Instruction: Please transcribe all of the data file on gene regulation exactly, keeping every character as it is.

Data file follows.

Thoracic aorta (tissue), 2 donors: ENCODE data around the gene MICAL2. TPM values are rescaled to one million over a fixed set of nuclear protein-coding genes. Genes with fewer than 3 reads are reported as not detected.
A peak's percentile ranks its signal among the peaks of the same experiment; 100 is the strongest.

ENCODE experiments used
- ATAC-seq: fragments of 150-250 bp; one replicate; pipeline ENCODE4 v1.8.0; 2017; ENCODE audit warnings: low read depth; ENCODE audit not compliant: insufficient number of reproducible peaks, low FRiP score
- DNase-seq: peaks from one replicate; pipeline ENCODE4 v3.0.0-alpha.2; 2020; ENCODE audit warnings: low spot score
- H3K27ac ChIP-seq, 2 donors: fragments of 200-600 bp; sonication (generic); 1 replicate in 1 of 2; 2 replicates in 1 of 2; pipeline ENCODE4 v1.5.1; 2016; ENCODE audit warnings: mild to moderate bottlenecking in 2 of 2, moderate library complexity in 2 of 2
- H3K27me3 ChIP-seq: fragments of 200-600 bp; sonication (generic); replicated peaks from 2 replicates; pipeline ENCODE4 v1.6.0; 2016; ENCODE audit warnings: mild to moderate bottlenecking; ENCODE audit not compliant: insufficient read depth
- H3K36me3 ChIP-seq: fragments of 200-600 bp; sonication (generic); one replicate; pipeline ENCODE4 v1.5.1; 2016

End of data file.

Thoracic aorta (tissue), 2 donors: ENCODE data around the gene MICAL2. TPM values are rescaled to one million over a fixed set of nuclear protein-coding genes. Genes with fewer than 3 reads are reported as not detected.
A peak's percentile ranks its signal among the peaks of the same experiment; 100 is the strongest.

ENCODE experiments used
- ATAC-seq: fragments of 150-250 bp; one replicate; pipeline ENCODE4 v1.8.0; 2017; ENCODE audit warnings: low read depth; ENCODE audit not compliant: insufficient number of reproducible peaks, low FRiP score
- DNase-seq: peaks from one replicate; pipeline ENCODE4 v3.0.0-alpha.2; 2020; ENCODE audit warnings: low spot score
- H3K27ac ChIP-seq, 2 donors: fragments of 200-600 bp; sonication (generic); 1 replicate in 1 of 2; 2 replicates in 1 of 2; pipeline ENCODE4 v1.5.1; 2016; ENCODE audit warnings: mild to moderate bottlenecking in 2 of 2, moderate library complexity in 2 of 2
- H3K27me3 ChIP-seq: fragments of 200-600 bp; sonication (generic); replicated peaks from 2 replicates; pipeline ENCODE4 v1.6.0; 2016; ENCODE audit warnings: mild to moderate bottlenecking; ENCODE audit not compliant: insufficient read depth
- H3K36me3 ChIP-seq: fragments of 200-600 bp; sonication (generic); one replicate; pipeline ENCODE4 v1.5.1; 2016